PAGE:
For cannabis startups, particularly ones that deal with THC directly, raising money from mainstream investors can be a challenge.
While cannabis legalization is increasingly sweeping the US, THC is still considered an illegal drug by the federal government. That means that most mainstream venture funds are reluctant to invest in companies that directly sell or cultivate THC-containing products, despite the attractive growth prospects.
For K-Zen, a San Francisco-based cannabis-beverage startup, that wasn’t an issue. K-Zen closed a $5 million seed round in May, led by the early-stage fund DCM Ventures.
DCM, for its part, has been one of the few prestigious venture funds willing to invest in cannabis. The firm, which manages more than $4 billion, also invested in the cannabis-delivery startup Eaze’s $65 million Series C round in November.
K-Zen co-CEO Judy Yee told Business Insider in an interview that she and her co-founder, Soon Yu, did “lots of homework” to figure out which investors to pitch.
Yee said her team looked primarily at investors like DCM that have previously worked on deals in the cannabis space or had signaled they were open to the right opportunity.
Read more: The CEO of cannabis-tech startup Headset told us why having a concise mission statement is crucial to successfully pitching investors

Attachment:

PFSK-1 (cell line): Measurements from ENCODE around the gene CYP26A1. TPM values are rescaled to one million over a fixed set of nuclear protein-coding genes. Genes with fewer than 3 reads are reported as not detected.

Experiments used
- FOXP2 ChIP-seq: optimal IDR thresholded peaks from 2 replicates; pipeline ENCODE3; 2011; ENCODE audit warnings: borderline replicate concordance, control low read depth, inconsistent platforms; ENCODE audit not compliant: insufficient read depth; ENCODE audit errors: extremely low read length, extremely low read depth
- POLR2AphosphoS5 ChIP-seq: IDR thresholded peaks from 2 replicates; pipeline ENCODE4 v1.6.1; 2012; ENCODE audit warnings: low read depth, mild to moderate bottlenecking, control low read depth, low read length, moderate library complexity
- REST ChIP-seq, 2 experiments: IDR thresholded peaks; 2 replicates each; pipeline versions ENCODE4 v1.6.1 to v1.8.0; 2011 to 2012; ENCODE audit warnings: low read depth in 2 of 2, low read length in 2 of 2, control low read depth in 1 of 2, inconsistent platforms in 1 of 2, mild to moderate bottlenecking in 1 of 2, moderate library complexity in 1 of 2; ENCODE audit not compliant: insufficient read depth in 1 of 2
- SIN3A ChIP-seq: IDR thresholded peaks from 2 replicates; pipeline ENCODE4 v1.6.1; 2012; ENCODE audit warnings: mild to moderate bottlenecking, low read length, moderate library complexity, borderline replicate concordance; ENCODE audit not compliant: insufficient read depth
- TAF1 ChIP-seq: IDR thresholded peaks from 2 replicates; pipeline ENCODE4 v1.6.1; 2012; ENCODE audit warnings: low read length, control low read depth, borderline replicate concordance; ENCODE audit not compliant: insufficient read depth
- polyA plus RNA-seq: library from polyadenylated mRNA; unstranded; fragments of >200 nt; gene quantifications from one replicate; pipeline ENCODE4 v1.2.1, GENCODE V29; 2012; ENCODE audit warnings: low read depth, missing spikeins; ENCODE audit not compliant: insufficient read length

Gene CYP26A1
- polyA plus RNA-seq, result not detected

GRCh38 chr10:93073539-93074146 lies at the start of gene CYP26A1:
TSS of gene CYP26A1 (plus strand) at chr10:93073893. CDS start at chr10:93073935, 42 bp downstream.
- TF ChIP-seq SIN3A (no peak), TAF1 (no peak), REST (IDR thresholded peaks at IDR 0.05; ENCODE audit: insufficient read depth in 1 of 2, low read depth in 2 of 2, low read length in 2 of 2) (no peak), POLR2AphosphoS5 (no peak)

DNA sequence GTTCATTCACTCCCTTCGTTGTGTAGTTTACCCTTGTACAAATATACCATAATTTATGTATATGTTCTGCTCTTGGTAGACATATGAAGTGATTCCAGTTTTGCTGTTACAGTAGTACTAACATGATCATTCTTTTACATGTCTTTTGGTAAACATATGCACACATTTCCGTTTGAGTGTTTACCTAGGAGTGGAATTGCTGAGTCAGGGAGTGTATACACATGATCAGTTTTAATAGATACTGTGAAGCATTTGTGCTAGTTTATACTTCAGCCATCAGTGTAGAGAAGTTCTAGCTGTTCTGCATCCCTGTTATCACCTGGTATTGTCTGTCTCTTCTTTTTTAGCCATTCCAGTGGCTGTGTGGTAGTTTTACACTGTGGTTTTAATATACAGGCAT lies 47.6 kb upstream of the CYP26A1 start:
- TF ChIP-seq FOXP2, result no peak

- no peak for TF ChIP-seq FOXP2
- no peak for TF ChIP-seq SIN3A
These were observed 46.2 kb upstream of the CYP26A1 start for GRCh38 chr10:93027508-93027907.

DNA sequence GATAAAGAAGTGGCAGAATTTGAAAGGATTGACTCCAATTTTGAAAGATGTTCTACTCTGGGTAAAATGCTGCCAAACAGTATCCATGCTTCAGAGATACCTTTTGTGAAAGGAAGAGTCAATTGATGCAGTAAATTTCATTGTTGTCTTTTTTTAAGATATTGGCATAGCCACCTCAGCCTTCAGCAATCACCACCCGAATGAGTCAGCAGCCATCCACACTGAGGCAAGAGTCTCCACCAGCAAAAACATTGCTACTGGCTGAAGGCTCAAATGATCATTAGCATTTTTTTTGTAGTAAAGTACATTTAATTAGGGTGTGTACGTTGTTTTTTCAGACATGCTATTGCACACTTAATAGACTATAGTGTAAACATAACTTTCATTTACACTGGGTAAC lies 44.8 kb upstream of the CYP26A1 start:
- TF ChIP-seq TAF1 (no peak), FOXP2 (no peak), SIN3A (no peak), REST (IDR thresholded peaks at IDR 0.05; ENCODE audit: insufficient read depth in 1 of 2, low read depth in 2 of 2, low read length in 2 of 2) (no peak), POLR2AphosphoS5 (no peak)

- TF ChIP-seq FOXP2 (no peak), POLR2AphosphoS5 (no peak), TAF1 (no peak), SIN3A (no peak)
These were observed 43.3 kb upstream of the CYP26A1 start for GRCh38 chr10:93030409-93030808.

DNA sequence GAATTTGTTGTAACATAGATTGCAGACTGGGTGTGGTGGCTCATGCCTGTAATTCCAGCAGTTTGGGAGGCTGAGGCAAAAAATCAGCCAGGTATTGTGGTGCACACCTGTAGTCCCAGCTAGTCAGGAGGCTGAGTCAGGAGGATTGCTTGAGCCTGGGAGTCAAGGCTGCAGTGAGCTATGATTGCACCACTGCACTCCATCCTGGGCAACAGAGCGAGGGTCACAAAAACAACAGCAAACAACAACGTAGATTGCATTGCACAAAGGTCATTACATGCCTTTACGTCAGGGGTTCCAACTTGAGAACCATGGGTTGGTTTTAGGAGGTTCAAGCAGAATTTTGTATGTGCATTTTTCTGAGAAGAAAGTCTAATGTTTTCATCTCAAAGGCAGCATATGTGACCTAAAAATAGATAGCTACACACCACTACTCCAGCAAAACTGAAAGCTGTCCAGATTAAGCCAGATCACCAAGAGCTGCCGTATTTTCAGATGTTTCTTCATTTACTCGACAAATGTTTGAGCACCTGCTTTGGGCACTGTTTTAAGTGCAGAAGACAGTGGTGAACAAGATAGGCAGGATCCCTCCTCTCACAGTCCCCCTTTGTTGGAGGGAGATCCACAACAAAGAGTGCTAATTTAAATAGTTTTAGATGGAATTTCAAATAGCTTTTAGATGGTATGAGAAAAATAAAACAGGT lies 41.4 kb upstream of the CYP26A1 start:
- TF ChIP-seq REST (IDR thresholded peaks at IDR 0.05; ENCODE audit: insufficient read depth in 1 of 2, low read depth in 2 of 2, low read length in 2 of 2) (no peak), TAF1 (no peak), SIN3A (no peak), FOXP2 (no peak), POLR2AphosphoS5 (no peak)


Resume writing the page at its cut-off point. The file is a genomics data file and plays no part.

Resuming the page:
“I think by targeting those types of investors, we haven’t had to run into a lot of folks saying, ‘no, that isn’t part of my investment thesis,'” Yee said. “We did that homework up front.”
Most mainstream venture firms are locked out of investing in cannabis because their investors, known as limited partners, often don’t want to invest in the substance.
K-Zen was also helped by the network of Yu, Yee said. Yu attended Stanford’s business school with DCM cofounder and general partner David Chao in the early 1990s, and Chao, through DCM, had previously invested in a few startups Yu founded.
When Yee — who previously held senior positions at Earthbound Farms, Safeway, and Crystal Geyser before taking time off to raise a family — and Yu were discussing how to build a cannabis brand in K-Zen’s very early days, Yee set up a meeting with DCM’s Chao to figure out a strategy.
“So that’s how everything got started,” Yee said. She added that DCM was aligned with her view that beverages were going to be the “form factor” or consumption method that pushed cannabis into the mainstream.
K-Zen recently released a line of THC and CBD-infused “shots” that can be mixed in with beverages. The startup’s near-term goals are to “round out” its portfolio with new products, look at new state markets, and ramp up its direct-to-consumer sales, Yee said.
Right now, K-Zen sells products only in California, where cannabis is legal.
“We’re looking at this not just as launching one big brand, but really creating a category,” Yee said.
K-Zen is also gearing up to raise a new round of funding in 2020.
Yee said the company has started to gauge investor interest and estimated she’s had conversations with around seven or eight investors outside DCM.
“We’re taking our time,” Yee said. “We’re getting a sense of the market and where people are at.”